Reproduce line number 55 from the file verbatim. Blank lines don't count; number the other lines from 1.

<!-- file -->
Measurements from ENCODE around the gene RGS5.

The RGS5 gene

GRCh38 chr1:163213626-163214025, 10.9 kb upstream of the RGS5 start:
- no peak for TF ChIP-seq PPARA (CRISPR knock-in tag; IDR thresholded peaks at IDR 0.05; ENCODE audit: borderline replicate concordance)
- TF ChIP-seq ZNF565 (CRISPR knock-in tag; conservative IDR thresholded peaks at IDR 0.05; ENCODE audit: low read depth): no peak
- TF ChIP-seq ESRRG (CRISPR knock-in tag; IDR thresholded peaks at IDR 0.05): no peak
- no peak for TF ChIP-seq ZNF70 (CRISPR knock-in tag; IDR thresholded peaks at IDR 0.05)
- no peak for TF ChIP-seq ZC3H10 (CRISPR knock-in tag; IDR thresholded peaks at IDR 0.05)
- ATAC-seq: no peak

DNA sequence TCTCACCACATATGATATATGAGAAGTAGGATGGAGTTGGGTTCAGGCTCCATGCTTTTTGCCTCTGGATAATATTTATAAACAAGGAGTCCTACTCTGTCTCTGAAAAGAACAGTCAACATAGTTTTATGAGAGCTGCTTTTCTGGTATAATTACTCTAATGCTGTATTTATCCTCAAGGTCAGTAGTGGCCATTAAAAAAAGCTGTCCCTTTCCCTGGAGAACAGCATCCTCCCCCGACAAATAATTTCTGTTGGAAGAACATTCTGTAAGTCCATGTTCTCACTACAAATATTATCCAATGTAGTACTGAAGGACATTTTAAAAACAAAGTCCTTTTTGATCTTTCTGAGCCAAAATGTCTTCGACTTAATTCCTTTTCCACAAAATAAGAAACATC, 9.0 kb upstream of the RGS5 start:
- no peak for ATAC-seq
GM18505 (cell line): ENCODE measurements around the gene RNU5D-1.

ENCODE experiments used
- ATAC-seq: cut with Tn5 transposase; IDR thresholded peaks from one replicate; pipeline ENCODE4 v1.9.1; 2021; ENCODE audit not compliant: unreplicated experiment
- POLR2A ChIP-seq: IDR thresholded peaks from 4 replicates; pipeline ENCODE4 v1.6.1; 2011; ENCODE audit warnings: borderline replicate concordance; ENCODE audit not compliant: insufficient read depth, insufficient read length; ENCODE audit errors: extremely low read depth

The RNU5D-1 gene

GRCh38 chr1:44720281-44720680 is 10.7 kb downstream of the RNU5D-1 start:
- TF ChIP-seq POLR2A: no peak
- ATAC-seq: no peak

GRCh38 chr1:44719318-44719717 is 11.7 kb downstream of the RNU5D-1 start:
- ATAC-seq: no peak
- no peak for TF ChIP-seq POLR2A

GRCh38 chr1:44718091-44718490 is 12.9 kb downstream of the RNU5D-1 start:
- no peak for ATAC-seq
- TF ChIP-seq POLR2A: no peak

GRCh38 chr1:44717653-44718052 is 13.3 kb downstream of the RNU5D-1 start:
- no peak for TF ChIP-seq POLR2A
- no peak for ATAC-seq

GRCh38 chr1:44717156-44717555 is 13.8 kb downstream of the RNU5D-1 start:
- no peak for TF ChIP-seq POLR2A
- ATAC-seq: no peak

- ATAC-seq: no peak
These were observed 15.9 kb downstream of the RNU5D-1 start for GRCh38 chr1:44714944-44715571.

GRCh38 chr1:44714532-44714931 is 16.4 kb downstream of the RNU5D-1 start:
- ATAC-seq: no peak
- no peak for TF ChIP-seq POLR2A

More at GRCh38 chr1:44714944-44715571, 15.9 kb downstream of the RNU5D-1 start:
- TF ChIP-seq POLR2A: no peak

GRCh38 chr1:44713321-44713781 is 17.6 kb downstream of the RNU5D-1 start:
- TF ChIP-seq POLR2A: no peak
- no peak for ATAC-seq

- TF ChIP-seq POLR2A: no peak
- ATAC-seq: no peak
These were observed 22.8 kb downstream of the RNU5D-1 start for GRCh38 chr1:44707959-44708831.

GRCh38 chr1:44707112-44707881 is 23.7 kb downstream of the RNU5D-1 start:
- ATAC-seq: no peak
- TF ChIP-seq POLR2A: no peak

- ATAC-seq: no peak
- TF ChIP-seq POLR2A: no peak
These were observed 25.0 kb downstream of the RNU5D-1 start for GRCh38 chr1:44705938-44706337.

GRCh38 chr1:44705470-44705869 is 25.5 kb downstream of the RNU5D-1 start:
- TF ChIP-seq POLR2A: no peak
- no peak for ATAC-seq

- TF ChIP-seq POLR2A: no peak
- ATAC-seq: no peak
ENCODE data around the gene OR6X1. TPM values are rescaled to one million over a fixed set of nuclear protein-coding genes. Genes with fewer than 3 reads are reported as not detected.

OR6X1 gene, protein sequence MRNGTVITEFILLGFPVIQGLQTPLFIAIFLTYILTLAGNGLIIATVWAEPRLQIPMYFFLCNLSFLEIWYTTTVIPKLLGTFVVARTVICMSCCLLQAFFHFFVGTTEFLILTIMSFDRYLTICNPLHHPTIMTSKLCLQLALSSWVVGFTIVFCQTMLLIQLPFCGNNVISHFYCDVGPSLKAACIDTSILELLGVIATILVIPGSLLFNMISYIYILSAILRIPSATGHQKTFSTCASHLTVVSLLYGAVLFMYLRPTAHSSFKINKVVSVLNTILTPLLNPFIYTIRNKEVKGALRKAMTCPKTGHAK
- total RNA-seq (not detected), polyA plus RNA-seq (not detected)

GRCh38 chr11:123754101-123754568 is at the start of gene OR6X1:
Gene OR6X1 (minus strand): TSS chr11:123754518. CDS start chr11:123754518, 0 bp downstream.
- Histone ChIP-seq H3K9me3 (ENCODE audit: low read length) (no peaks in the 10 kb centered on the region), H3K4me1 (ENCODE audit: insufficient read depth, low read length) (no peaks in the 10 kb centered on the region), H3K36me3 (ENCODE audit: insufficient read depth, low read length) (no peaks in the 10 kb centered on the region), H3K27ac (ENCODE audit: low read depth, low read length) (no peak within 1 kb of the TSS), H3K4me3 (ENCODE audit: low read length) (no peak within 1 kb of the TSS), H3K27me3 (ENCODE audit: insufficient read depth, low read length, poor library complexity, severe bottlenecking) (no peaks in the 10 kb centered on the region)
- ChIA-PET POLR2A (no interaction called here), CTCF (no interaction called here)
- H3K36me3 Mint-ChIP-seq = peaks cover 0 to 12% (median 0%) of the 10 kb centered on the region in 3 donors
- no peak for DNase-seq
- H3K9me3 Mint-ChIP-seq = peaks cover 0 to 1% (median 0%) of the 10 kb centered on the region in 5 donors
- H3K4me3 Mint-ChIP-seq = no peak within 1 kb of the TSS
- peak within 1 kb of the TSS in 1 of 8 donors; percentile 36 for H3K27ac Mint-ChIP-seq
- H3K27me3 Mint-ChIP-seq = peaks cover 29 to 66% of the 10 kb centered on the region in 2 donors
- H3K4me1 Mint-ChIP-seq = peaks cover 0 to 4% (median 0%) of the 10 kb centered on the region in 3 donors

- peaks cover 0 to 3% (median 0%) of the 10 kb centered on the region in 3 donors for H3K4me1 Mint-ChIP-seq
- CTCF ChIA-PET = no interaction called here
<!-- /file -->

- ATAC-seq: no peak